@yourrealdad: Thanks! I do plan on demoing some boats beforehand just to get a feel for the boats. And I do plan on sticking to lakes, pools, and easier flat water until I can secure a good, reliable roll. My biggest challenge was nailing my rolls, especially combat rolls. I want to make sure that I feel confident and comfortable with the basics before I attempt something that I'm not ready for.

As for the play boat issue, I'm not too worried about losing out on a playboat at the moment, as I more or less simply want a boat that isn't touchy and that will help me regain some confidence. I'm not saying it's impossible that I'd ever get into playboating, but it's not on my radar right now. I simply want to get out, get wet, and enjoy the nice weather. The way I figure it, I'm stable enough financially, and if I'm confident enough to start playing, then I'd be more than willing and able to purchase a second boat. You can never have too many boats... right?

@Rojo: I haven't looked much into SJC for paddle instruction (not sure why), but that sounds like a great idea! They are local, so there's no distance issues. And I do like the pool time training as well. Right now I'm starting to get the itch to go out due to the warm weather, but then remember how cold the water is still, so a pool would make a big difference.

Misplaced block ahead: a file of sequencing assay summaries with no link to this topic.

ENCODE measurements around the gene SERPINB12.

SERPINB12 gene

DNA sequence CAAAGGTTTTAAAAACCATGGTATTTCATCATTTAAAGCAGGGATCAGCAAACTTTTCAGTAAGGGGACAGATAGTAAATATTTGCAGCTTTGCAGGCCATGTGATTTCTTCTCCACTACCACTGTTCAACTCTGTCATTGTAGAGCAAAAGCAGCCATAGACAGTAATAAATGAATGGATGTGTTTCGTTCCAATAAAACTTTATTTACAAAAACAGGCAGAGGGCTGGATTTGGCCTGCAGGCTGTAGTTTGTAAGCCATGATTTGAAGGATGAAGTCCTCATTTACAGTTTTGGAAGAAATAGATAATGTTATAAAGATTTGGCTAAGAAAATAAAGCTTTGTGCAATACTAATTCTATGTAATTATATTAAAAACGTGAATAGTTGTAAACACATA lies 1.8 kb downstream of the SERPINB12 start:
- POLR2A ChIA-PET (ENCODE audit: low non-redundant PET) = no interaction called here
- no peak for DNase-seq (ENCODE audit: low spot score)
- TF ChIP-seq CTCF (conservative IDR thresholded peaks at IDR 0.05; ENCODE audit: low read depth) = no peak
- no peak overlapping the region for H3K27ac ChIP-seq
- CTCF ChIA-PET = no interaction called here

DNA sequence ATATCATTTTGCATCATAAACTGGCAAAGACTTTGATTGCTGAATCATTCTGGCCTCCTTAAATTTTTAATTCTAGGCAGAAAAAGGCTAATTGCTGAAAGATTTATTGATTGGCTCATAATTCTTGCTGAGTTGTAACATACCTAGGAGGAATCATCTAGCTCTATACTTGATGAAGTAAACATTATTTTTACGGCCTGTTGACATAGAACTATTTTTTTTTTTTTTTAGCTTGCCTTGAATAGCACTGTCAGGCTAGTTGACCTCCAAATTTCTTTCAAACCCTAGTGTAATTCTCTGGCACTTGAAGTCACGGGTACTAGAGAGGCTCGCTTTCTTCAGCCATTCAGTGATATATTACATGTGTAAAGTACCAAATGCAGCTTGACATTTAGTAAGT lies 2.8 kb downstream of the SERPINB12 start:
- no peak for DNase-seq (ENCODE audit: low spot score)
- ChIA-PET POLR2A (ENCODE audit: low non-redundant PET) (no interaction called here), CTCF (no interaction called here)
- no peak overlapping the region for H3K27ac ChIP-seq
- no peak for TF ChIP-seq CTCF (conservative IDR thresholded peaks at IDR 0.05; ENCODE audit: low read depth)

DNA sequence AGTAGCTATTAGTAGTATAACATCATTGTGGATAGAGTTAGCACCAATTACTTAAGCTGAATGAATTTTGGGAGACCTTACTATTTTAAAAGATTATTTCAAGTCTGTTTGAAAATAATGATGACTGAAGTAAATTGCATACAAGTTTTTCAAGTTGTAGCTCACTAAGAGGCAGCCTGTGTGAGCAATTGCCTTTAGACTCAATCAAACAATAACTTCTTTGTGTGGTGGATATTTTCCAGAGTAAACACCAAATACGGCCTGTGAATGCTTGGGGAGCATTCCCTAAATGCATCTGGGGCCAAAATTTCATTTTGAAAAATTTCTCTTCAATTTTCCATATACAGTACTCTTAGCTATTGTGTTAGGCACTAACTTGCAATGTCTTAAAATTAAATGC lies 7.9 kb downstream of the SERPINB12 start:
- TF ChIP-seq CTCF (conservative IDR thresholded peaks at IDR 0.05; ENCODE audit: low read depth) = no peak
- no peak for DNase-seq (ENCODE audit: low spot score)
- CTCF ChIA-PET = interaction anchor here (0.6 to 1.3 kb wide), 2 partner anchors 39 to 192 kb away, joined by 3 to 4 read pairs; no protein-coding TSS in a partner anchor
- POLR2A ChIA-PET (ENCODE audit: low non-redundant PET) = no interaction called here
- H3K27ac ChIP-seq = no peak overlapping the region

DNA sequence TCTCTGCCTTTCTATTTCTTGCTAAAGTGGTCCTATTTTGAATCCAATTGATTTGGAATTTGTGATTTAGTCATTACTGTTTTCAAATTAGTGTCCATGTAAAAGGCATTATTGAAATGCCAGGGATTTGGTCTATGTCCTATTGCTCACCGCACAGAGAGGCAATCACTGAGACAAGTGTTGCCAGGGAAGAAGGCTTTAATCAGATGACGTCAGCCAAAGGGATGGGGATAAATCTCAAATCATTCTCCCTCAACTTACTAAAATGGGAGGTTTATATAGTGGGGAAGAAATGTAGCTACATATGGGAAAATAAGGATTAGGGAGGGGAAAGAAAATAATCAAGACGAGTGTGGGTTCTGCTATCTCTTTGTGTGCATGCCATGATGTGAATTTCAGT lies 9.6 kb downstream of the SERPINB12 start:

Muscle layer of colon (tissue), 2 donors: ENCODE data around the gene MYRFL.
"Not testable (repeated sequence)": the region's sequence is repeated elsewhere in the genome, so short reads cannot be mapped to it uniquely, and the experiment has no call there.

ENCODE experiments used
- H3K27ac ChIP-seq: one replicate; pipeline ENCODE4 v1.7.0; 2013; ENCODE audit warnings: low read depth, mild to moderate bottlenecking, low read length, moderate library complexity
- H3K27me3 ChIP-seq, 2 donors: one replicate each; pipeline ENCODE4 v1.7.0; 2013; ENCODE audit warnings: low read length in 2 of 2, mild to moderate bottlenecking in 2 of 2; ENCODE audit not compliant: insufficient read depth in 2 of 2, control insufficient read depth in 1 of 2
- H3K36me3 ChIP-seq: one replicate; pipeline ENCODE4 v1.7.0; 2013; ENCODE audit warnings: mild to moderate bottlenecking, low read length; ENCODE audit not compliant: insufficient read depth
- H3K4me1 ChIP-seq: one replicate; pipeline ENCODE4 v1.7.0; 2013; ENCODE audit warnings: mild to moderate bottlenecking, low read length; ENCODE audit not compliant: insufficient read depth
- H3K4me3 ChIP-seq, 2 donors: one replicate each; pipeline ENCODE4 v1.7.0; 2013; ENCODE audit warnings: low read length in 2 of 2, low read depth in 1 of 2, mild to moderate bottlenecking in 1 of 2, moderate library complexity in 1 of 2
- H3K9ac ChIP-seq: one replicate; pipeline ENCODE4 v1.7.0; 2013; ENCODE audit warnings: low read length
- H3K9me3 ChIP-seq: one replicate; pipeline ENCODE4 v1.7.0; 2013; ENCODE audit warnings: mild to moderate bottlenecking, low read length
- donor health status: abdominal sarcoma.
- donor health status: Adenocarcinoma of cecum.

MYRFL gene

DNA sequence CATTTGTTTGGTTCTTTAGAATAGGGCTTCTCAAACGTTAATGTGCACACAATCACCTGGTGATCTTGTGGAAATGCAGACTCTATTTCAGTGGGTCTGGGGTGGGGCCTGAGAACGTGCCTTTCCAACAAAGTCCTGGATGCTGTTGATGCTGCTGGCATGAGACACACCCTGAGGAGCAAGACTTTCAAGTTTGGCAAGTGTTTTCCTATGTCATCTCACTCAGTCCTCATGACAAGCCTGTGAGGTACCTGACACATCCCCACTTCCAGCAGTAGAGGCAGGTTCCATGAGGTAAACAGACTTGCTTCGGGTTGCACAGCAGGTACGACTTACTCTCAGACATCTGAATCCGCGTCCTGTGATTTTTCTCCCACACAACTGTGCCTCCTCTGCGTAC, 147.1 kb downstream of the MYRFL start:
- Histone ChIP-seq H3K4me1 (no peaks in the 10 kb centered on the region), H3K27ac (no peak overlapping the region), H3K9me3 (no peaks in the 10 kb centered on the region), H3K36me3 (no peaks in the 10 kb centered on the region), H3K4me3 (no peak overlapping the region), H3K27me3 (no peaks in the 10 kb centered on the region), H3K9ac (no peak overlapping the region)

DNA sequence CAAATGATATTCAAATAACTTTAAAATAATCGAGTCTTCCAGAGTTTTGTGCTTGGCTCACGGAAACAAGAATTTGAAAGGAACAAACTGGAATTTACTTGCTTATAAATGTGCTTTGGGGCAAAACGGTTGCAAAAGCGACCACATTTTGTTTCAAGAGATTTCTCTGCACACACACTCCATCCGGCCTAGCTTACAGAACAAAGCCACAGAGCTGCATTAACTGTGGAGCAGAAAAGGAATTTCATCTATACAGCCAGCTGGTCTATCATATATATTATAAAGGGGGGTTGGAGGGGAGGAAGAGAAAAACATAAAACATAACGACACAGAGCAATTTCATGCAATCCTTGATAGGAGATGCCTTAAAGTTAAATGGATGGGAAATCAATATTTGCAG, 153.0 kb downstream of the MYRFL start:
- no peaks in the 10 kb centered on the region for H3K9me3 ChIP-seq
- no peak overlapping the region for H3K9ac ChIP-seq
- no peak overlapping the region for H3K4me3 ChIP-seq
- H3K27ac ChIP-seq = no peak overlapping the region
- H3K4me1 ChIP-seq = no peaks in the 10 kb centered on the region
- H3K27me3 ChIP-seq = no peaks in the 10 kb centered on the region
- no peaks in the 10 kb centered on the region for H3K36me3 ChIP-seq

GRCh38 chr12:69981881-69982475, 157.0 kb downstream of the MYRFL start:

And yes, 4CRS is a great shop, and they are one of the retailers I'll likely buy from as well. I learned to paddle ages ago in their paddle school actually, so I'm fairly familiar and happy with them to begin with. I'm lucky enough to live in an area where I have all of these options.
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Old 05-02-2013   #6
Farmington, New Mexico
Paddling Since: 1980
Join Date: Apr 2009
Posts: 3
A couple of tips, there are not many kayakers in Farmington, I don't really know why this is. So it is allways good to hear from someone here in town wanting to get back into kayaking.
The San Juan Collage Outdoor Program has a good supply of whitewater kayaks, sea kayaks, inflatable kayaks, rafts and camping gear in their rental department. Some of the staff there are avid kayakers and may be helpful about local boating.